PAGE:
PERSONNEL: JD Allen, tenor saxophone; Eldar Djangirov, piano; Dezron Douglas, bass; Jonathan Barber, drums

By Curtis Davenport

On Grace, his seventh album as a leader, saxophonist J.D. Allen has made a few changes. He has a new bassist and drummer with Dezron Douglas and Jonathan Barber replacing longtime cohorts Gregg August and Rudy Royston. He also has expanded the group from a trio to a quartet with the addition of the celebrated young Russian-born pianist Eldar Djangirov. What thankfully, has not happened is a change in the quality and style of the music. Douglas and Barber have fallen right into place as if they had been playing alongside Allen for years. And Djangirov has done something that many pianists cannot, that is, blended with the group’s musical style rather than alter it.

Allen has been recording without a pianist since 2008. His output over that time period has been consistently good; marked by his inventive bursts on the tenor on tunes that averaged about 3 ½ minutes. His discs were high energy affairs that stretched the boundaries of tradition to their breaking point without bursting them. I find him to be the best sax player in the trio format since Sonny Rollins. But if you’ve got to add a pianist, young Mr. Djangirov proves to be the one for the job. I had my doubts since in his own recordings, Djangirov has so far shown a proclivity for playing long albeit technically impressive solos designed to display his speed and dexterity. Fortunately, he has brought those tendencies under control here. He gets where Allen is going and he then enhances what is happening. Djangirov solos are relatively brief and pointed but no less striking than those in his solo work. The pianist appreciates that less is often more and when he is not soloing, he is as likely to lay out as he is to comp behind Allen. The result is an exciting young group with a sound that recalls the Classic Coltrane Quartet circa 1965, just before their breakup. Allen, like Trane, is at times almost begging to go “out”. Djangirov, like Tyner, is helping to keep the saxman grounded and Douglas and Barber create incredible rhythms. The result is exhilarating for the listener, with very little excess. Tracks still clock in at an average of 5:30. There has been a little expansion for the additional instrument but Allen and company still manage to avoid the self-absorbed meandering that plagues many of today’s recordings.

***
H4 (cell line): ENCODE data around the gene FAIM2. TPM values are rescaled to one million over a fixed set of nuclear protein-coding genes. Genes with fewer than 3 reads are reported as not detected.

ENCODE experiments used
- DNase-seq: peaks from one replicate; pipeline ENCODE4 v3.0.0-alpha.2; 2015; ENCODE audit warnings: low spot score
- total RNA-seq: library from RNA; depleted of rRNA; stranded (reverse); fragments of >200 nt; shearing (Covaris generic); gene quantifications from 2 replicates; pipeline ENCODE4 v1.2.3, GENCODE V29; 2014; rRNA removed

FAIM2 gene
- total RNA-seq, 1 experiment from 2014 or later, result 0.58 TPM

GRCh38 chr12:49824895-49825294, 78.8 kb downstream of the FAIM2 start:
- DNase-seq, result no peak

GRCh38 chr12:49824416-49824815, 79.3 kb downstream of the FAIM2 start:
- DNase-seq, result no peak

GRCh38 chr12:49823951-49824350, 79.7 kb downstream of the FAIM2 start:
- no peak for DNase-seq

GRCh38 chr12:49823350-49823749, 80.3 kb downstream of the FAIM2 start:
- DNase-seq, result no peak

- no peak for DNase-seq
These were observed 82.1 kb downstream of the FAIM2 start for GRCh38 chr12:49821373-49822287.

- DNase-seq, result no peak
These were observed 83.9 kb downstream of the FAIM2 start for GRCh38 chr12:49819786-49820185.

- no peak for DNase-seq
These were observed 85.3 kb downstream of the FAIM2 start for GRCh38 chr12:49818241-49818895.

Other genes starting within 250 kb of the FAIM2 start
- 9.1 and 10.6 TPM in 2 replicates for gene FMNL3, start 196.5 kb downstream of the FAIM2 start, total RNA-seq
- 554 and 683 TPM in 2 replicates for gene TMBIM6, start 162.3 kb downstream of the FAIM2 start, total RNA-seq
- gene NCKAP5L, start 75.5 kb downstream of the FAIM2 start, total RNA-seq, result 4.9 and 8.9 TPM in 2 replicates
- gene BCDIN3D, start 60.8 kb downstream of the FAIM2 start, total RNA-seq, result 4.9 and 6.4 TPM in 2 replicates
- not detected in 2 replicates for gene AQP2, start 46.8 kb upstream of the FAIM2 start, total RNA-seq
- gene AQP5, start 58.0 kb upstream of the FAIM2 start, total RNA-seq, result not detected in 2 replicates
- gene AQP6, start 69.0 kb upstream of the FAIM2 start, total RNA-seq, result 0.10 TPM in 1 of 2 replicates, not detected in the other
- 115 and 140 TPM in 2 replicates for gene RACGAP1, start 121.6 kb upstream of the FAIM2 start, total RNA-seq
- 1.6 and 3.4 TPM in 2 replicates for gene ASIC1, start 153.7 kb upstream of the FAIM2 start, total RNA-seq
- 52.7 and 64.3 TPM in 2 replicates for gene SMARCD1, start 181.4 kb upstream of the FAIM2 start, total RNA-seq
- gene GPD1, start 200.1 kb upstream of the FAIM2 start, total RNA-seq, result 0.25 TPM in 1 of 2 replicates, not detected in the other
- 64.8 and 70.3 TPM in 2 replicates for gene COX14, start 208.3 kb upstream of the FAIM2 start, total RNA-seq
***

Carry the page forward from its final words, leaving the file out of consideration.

The selections, all Allen originals, are divided into two “acts”, as if a play or musical. Though the liner notes explain the significance of each composition to the overall “narrative”, I never got the feeling that this “story” was essential to the performance or the subsequent enjoyment of the music. Grace is a fine piece of modern jazz, whatever the back story.

I did have a number of favorite tracks; “Chagall”, a piece which moves around skittishly as if it is one of its namesake’s paintings come to life. I love Djangirov’s comping here, which recalls McCoy behind Coltrane on “My Favorite Things”. “Luke Sky Walker” featuring some energetic playing from Allen as he is being “chased” by Djangirov is also strong.  “Cross Damon” which with its mournful beginning, suggests Coltrane’s “Alabama”, before Barber kicks it into high gear and Allen joyfully follows his lead; as if to say “the time for mourning is over, let’s celebrate”. Barber is a terrific young drummer. I had never heard him before this album but I will pay attention from now on. “Papillion 1973” is a favorite for two reasons: Djangirov’s solo which is one of his strongest on the album and also that it evoked memories of one of Steve McQueen’s finest performance on film. Finally, “Selah (My Refuge)”, is the most traditional piece on the album. Allen’s tenor is bluesy is gorgeous and Djangirov provides appropriately understated counterpoint. It’s a calming place to come and reflect after being taken on an exhilarating ride.